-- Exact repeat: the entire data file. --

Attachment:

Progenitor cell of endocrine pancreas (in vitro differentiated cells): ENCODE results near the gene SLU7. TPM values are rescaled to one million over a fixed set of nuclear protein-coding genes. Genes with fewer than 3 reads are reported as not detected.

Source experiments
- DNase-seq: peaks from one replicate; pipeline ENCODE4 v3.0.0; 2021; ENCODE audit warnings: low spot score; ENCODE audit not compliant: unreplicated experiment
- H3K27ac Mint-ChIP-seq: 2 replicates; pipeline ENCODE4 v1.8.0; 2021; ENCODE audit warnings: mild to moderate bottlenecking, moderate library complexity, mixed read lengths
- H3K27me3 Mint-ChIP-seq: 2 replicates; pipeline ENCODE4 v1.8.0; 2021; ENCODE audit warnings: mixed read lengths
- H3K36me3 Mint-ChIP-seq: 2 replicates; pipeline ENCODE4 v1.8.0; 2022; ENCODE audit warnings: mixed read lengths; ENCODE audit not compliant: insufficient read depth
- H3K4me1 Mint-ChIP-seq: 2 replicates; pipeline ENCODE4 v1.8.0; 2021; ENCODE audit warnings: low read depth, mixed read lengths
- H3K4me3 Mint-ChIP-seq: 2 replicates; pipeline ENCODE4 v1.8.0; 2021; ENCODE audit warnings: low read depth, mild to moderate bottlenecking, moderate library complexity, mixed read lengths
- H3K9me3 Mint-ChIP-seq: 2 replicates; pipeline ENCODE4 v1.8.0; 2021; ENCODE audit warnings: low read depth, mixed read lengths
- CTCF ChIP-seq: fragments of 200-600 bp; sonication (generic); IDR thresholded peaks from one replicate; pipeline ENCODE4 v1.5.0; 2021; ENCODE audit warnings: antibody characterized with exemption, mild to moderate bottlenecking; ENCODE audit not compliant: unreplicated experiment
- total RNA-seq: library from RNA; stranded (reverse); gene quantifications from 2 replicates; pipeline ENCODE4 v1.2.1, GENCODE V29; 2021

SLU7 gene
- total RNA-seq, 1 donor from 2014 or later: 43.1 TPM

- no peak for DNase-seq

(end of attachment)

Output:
Progenitor cell of endocrine pancreas (in vitro differentiated cells): ENCODE results near the gene SLU7. TPM values are rescaled to one million over a fixed set of nuclear protein-coding genes. Genes with fewer than 3 reads are reported as not detected.

Source experiments
- DNase-seq: peaks from one replicate; pipeline ENCODE4 v3.0.0; 2021; ENCODE audit warnings: low spot score; ENCODE audit not compliant: unreplicated experiment
- H3K27ac Mint-ChIP-seq: 2 replicates; pipeline ENCODE4 v1.8.0; 2021; ENCODE audit warnings: mild to moderate bottlenecking, moderate library complexity, mixed read lengths
- H3K27me3 Mint-ChIP-seq: 2 replicates; pipeline ENCODE4 v1.8.0; 2021; ENCODE audit warnings: mixed read lengths
- H3K36me3 Mint-ChIP-seq: 2 replicates; pipeline ENCODE4 v1.8.0; 2022; ENCODE audit warnings: mixed read lengths; ENCODE audit not compliant: insufficient read depth
- H3K4me1 Mint-ChIP-seq: 2 replicates; pipeline ENCODE4 v1.8.0; 2021; ENCODE audit warnings: low read depth, mixed read lengths
- H3K4me3 Mint-ChIP-seq: 2 replicates; pipeline ENCODE4 v1.8.0; 2021; ENCODE audit warnings: low read depth, mild to moderate bottlenecking, moderate library complexity, mixed read lengths
- H3K9me3 Mint-ChIP-seq: 2 replicates; pipeline ENCODE4 v1.8.0; 2021; ENCODE audit warnings: low read depth, mixed read lengths
- CTCF ChIP-seq: fragments of 200-600 bp; sonication (generic); IDR thresholded peaks from one replicate; pipeline ENCODE4 v1.5.0; 2021; ENCODE audit warnings: antibody characterized with exemption, mild to moderate bottlenecking; ENCODE audit not compliant: unreplicated experiment
- total RNA-seq: library from RNA; stranded (reverse); gene quantifications from 2 replicates; pipeline ENCODE4 v1.2.1, GENCODE V29; 2021

SLU7 gene
- total RNA-seq, 1 donor from 2014 or later: 43.1 TPM

- no peak for DNase-seq